Baby Study


We study why some children exposed to early life stress develop problems with self-regulation while others do not. We are starting to tackle this problem by studying women who have mood disorders, like depression or anxiety, while pregnant. We collect physiological and behavioral measures from them, their placenta once they have given birth, and then we evaluate their newborn's behavior. The goal is to better understand how prenatal exposure to maternal mood disorder can impact newborn neurobehavior at multiple levels of analysis: physiologically, behaviorally, and at the level of the genome. We are then following up with our participants to get a better sense of how their infants self-regulate at 7 and 18 months of age. This research will advance our understanding of which children are particularly susceptible to early life experiences, and why. Please see more information about this research study and others at

Student Role

First and foremost we work with each student to determine what their summer goals are. We then assign each student to one of several teams:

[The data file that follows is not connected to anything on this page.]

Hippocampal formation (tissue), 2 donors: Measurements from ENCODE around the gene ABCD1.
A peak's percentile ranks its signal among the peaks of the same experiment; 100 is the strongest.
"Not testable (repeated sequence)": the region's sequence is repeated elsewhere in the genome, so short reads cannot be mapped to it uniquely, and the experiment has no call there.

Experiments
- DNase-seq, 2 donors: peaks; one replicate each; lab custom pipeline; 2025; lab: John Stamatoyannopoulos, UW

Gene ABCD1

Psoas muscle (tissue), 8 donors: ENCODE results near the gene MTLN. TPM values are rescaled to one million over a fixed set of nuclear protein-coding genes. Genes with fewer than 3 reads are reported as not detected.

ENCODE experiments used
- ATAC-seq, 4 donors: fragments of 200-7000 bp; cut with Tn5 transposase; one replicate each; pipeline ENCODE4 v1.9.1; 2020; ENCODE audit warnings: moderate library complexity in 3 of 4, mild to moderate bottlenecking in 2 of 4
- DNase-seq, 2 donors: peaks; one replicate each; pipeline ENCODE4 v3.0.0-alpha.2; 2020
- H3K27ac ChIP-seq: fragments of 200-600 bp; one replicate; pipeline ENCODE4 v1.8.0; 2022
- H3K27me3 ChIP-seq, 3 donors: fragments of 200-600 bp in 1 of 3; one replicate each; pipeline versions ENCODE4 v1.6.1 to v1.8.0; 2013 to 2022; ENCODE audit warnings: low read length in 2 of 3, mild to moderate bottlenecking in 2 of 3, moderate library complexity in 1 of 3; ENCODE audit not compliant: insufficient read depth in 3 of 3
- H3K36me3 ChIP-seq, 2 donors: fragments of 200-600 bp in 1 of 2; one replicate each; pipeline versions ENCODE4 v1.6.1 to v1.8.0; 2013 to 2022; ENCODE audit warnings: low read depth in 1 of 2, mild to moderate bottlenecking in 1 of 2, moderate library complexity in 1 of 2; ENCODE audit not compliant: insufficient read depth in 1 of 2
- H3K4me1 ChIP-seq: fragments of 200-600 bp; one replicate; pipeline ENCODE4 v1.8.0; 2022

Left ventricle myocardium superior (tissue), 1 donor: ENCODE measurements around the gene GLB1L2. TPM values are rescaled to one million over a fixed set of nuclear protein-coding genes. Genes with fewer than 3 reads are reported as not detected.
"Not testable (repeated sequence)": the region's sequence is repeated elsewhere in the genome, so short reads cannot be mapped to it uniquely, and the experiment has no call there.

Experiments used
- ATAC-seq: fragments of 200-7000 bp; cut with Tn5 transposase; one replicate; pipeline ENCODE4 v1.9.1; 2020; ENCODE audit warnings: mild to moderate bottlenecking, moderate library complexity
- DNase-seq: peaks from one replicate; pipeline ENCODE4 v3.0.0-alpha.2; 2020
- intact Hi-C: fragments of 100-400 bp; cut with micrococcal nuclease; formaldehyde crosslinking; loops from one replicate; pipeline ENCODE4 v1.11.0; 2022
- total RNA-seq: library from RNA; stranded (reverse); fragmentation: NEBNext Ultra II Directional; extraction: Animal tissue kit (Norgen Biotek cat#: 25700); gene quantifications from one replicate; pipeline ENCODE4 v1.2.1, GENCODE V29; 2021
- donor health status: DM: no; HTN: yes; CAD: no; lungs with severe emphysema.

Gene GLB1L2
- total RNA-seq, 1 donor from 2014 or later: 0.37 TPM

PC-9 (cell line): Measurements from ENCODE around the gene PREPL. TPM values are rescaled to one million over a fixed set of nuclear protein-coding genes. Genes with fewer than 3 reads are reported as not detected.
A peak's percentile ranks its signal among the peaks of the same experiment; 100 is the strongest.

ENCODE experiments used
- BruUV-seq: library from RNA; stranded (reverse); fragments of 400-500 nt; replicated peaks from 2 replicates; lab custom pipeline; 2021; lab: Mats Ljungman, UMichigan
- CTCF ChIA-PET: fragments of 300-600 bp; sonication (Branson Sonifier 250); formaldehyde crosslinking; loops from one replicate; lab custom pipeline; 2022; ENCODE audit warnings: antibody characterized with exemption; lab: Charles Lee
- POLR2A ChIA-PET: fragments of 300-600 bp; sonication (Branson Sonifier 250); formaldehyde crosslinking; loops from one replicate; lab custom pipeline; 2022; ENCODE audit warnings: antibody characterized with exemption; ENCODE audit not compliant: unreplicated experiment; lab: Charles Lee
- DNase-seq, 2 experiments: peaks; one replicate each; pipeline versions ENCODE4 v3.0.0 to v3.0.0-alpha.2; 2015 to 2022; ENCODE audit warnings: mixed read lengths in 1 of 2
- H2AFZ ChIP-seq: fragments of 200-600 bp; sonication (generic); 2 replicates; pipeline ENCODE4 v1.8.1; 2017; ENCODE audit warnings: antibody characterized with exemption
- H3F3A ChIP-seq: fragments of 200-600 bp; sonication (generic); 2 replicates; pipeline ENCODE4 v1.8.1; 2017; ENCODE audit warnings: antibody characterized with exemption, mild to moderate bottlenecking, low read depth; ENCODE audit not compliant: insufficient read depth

• prenatal assessment team (working directly with pregnant women)
  • newborn evaluation team (assisting our graduate students with newborn exams)
  • 7 month assessment team
  • 18 month assessment team, where RAs will have the opportunity to work with infants and their caregivers.

We also have a physiological data cleaning team, where RAs will learn more about how to clean and analyze physiological data. Finally we have a data management team that involves entering and cleaning behavioral and questionnaire data. Please see more under the "for students" tab at


The vast majority of our research assistants go on to graduate school, medical school, or dental school. We have many pre-med students because our research is interdisciplinary: we work closely with OB/GYNs and pediatricians. This experience will also prepare students well for graduate school, given that the majority of our research is NIH-funded, and at the cutting edge of science. Students will have the opportunity to participate in all phases of the research process: from research design to data collection to data analysis, interpretation, and publication of research.

Elisabeth Conradt
Assistant Professor

College of Social & Behavioral Science

I prefer a collaborative mentorship style whereby I meet with the student to determine their interest in the project and then find activities that fit well with that interest. Each student will then be assigned to a specific team. As a lab we meet weekly to discuss progress on each of the teams. I also meet individually with students if they are actively pursuing a research project, which I encourage. The feedback I have gotten from my students is that I am very open, supportive, and available to my students. I learn just as much from my students as they learn from me.